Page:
7.) The empowerment. I don’t think I need to say that running is HARD. WORK. But proving to myself that, yes, I could run a 10K, or yes, I could make it to double-digits in my long runs, makes me feel as though I could accomplish ANYTHING. Because running can be so physically grueling, and because it is a physical activity that was never, ever possible for me — someone who has always been obese — conquering my fear of taking on new distances and proving to myself every single day exactly what I am capable of achieving when I set my mind to it is incredibly, unbelievably empowering. I was the girl who couldn’t run the mile in gym class in high school, who was pointed at and laughed at for huffing and puffing my way around the outdoor track four times and still finishing last. And today…I am training for a half marathon.

8.) The travel. Of course, I had to mention this one! I can see now that running just pairs so nicely with my desire to travel and go places and experience new things. I am beyond thrilled to be able to combine my love of running with my love of, oh, I don’t know, say Disney World, and am excited to participate in races and meet other runners from other other parts of the country (and, no, I don’t just mean my upcoming trip to Disneyland for the Dumbo Double Dare).  My running journey has been nothing but exciting and fulfilling, and I look forward to where it might take me next!

Your turn. What do YOU love about running?

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13.1 Lessons I’ve Learned While Training for My First 13.1

Yesterday, I braved the snow and ice (thanks a lot, Nemo!) and went out for my last long run before the Disney Princess Half Marathon. I planned to take on 12 miles — my longest run to date. Though the packed down snow and icy patches along my usual route slowed me down a bit, I am happy to announce that I finished all 12 miles…and, most importantly, that I felt pretty damn good!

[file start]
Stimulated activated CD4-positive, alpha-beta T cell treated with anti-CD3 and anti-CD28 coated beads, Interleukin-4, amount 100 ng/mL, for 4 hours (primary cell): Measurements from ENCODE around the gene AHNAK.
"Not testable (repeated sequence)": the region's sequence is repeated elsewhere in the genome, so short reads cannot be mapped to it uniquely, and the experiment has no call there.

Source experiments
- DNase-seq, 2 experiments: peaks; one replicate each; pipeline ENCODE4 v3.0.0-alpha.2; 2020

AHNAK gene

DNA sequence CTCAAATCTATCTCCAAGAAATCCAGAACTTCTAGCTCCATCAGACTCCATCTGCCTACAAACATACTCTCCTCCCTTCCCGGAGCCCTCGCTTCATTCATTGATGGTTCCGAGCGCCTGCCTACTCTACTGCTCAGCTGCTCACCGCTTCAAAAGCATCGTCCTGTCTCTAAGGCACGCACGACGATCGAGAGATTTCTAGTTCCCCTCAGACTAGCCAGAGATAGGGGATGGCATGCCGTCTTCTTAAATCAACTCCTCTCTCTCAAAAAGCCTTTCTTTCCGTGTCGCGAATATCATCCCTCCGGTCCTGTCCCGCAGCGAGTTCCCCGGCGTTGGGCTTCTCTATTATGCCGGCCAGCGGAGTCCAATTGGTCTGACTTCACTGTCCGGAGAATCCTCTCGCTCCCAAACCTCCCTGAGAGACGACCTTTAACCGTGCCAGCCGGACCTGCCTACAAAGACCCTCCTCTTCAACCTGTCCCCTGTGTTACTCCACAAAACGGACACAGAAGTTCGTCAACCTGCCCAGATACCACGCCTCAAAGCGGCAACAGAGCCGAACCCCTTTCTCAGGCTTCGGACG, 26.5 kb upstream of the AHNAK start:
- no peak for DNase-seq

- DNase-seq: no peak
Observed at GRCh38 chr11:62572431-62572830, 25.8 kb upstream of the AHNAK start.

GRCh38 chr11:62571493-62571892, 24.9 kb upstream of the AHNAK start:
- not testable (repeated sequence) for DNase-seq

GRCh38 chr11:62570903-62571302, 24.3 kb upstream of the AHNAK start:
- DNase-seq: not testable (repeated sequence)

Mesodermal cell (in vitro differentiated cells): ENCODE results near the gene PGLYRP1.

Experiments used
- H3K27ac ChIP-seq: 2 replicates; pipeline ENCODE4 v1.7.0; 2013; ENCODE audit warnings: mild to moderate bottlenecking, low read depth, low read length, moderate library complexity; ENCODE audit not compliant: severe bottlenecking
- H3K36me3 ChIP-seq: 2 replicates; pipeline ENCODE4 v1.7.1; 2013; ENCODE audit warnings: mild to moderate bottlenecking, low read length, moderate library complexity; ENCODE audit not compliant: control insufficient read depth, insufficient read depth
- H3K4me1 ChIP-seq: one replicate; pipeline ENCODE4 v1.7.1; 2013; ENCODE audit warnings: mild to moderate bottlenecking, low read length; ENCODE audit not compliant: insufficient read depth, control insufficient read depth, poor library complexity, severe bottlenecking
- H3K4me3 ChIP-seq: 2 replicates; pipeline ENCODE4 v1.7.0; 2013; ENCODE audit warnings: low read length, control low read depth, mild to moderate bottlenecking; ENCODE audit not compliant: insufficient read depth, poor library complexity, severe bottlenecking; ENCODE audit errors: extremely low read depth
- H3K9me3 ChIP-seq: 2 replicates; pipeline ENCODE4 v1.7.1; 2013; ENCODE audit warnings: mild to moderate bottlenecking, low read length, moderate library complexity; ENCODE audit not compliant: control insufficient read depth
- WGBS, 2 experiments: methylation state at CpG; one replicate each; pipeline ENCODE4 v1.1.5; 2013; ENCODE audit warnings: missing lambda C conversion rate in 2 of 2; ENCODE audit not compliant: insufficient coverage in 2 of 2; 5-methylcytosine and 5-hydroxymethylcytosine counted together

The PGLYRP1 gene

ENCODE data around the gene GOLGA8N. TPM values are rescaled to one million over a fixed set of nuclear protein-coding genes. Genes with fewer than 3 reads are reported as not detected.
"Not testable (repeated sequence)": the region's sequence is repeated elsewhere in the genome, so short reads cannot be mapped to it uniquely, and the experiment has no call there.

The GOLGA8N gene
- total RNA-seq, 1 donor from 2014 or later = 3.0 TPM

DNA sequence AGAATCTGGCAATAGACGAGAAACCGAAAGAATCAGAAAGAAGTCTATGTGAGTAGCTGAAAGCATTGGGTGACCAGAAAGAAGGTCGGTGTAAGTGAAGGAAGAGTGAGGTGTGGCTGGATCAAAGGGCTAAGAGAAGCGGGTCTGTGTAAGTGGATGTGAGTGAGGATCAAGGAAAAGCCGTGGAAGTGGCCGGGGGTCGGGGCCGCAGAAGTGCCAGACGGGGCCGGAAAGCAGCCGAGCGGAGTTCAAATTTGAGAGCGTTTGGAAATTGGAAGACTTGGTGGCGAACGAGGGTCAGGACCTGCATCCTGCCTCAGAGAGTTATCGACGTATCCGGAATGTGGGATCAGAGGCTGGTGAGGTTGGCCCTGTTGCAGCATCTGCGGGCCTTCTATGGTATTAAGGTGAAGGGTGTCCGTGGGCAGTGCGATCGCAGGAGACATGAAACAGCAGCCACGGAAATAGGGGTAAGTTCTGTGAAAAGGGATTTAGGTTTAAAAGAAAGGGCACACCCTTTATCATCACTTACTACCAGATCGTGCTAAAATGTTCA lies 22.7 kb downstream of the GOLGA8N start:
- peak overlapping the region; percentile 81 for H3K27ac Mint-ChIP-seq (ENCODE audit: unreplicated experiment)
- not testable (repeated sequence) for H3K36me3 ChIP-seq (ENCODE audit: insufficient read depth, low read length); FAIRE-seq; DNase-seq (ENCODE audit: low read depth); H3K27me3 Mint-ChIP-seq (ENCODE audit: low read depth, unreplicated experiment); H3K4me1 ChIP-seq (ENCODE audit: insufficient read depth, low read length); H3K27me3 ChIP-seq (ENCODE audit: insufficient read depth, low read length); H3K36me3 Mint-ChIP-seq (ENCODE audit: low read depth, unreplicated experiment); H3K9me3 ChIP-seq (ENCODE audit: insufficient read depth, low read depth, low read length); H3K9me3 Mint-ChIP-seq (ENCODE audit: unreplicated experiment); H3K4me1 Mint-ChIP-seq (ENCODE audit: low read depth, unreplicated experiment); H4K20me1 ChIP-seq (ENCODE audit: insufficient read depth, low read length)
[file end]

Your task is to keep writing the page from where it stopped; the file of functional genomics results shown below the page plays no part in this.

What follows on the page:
A segment of yesterday's running route!

A segment of yesterday’s running route!

I know that many half marathon training plans only go up to 10 miles, but I wanted to see if I could push myself just a bit further. I needed to prove to myself that I CAN take on this distance…and I’m figuring the adrenaline and the excitement of seeing that finish line will carry me through the final 1.1 miles on race day!

As I was making my way through yesterday’s wintry wonderland, I did a lot of thinking. Knowing that it was my last long run after months and months of training (I’ve been working on building up my base since LAST AUGUST!), I couldn’t help but feel a little bit nostalgic about my running journey thus far. I have a feeling that there will be many more half marathons in my future, but because this is my first — and, let’s face it, because it’s taking place at Walt Disney World — I know it will always hold a special place in my heart.

Last summer, my idea of “running” was heading out for slow 2-3 mile jog a few times a week at the park near my apartment. It was just something I did to exercise when I had the time. At that point, I had also completed a few 5Ks and 4-milers “just for fun.” Yet despite my inexperience, for some reason, I felt compelled to go ahead and sign up for a half marathon.